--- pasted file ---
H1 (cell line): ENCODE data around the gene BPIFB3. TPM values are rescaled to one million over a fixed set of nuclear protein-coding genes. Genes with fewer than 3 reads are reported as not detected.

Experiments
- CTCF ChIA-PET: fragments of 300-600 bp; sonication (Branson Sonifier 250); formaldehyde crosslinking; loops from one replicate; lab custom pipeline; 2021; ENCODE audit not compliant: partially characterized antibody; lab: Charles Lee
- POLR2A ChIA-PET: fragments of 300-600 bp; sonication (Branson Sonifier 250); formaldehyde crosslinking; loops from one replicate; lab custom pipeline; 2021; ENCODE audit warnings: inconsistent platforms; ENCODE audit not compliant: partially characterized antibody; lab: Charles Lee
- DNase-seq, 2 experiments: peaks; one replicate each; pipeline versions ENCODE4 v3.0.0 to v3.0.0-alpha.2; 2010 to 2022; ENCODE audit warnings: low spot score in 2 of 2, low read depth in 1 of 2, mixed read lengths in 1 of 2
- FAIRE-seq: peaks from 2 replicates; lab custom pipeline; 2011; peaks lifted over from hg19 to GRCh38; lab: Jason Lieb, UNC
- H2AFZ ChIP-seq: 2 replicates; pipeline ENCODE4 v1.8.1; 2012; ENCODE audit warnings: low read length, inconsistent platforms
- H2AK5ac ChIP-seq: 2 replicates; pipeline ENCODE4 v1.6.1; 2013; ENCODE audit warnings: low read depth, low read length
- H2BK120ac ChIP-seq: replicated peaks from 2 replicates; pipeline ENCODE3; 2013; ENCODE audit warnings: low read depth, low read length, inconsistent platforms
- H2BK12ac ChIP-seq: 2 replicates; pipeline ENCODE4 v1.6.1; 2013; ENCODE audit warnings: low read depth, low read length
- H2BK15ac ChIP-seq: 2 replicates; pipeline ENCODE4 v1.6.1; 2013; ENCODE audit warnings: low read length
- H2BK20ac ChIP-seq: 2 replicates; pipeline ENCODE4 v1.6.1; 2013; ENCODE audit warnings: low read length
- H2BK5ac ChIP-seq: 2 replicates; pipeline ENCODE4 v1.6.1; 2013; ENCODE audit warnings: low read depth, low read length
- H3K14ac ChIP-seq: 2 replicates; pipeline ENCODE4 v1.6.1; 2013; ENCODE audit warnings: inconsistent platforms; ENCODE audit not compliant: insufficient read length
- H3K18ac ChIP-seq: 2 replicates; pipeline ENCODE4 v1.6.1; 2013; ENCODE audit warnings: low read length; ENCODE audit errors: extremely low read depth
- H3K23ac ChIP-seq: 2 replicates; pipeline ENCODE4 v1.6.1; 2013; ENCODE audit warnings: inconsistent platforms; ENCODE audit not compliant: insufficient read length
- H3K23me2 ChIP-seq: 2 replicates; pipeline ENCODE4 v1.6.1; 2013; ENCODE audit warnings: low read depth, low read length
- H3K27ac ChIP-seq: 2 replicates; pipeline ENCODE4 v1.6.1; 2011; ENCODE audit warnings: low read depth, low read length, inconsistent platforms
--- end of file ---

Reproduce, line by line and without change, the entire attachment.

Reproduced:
H1 (cell line): ENCODE data around the gene BPIFB3. TPM values are rescaled to one million over a fixed set of nuclear protein-coding genes. Genes with fewer than 3 reads are reported as not detected.

Experiments
- CTCF ChIA-PET: fragments of 300-600 bp; sonication (Branson Sonifier 250); formaldehyde crosslinking; loops from one replicate; lab custom pipeline; 2021; ENCODE audit not compliant: partially characterized antibody; lab: Charles Lee
- POLR2A ChIA-PET: fragments of 300-600 bp; sonication (Branson Sonifier 250); formaldehyde crosslinking; loops from one replicate; lab custom pipeline; 2021; ENCODE audit warnings: inconsistent platforms; ENCODE audit not compliant: partially characterized antibody; lab: Charles Lee
- DNase-seq, 2 experiments: peaks; one replicate each; pipeline versions ENCODE4 v3.0.0 to v3.0.0-alpha.2; 2010 to 2022; ENCODE audit warnings: low spot score in 2 of 2, low read depth in 1 of 2, mixed read lengths in 1 of 2
- FAIRE-seq: peaks from 2 replicates; lab custom pipeline; 2011; peaks lifted over from hg19 to GRCh38; lab: Jason Lieb, UNC
- H2AFZ ChIP-seq: 2 replicates; pipeline ENCODE4 v1.8.1; 2012; ENCODE audit warnings: low read length, inconsistent platforms
- H2AK5ac ChIP-seq: 2 replicates; pipeline ENCODE4 v1.6.1; 2013; ENCODE audit warnings: low read depth, low read length
- H2BK120ac ChIP-seq: replicated peaks from 2 replicates; pipeline ENCODE3; 2013; ENCODE audit warnings: low read depth, low read length, inconsistent platforms
- H2BK12ac ChIP-seq: 2 replicates; pipeline ENCODE4 v1.6.1; 2013; ENCODE audit warnings: low read depth, low read length
- H2BK15ac ChIP-seq: 2 replicates; pipeline ENCODE4 v1.6.1; 2013; ENCODE audit warnings: low read length
- H2BK20ac ChIP-seq: 2 replicates; pipeline ENCODE4 v1.6.1; 2013; ENCODE audit warnings: low read length
- H2BK5ac ChIP-seq: 2 replicates; pipeline ENCODE4 v1.6.1; 2013; ENCODE audit warnings: low read depth, low read length
- H3K14ac ChIP-seq: 2 replicates; pipeline ENCODE4 v1.6.1; 2013; ENCODE audit warnings: inconsistent platforms; ENCODE audit not compliant: insufficient read length
- H3K18ac ChIP-seq: 2 replicates; pipeline ENCODE4 v1.6.1; 2013; ENCODE audit warnings: low read length; ENCODE audit errors: extremely low read depth
- H3K23ac ChIP-seq: 2 replicates; pipeline ENCODE4 v1.6.1; 2013; ENCODE audit warnings: inconsistent platforms; ENCODE audit not compliant: insufficient read length
- H3K23me2 ChIP-seq: 2 replicates; pipeline ENCODE4 v1.6.1; 2013; ENCODE audit warnings: low read depth, low read length
- H3K27ac ChIP-seq: 2 replicates; pipeline ENCODE4 v1.6.1; 2011; ENCODE audit warnings: low read depth, low read length, inconsistent platforms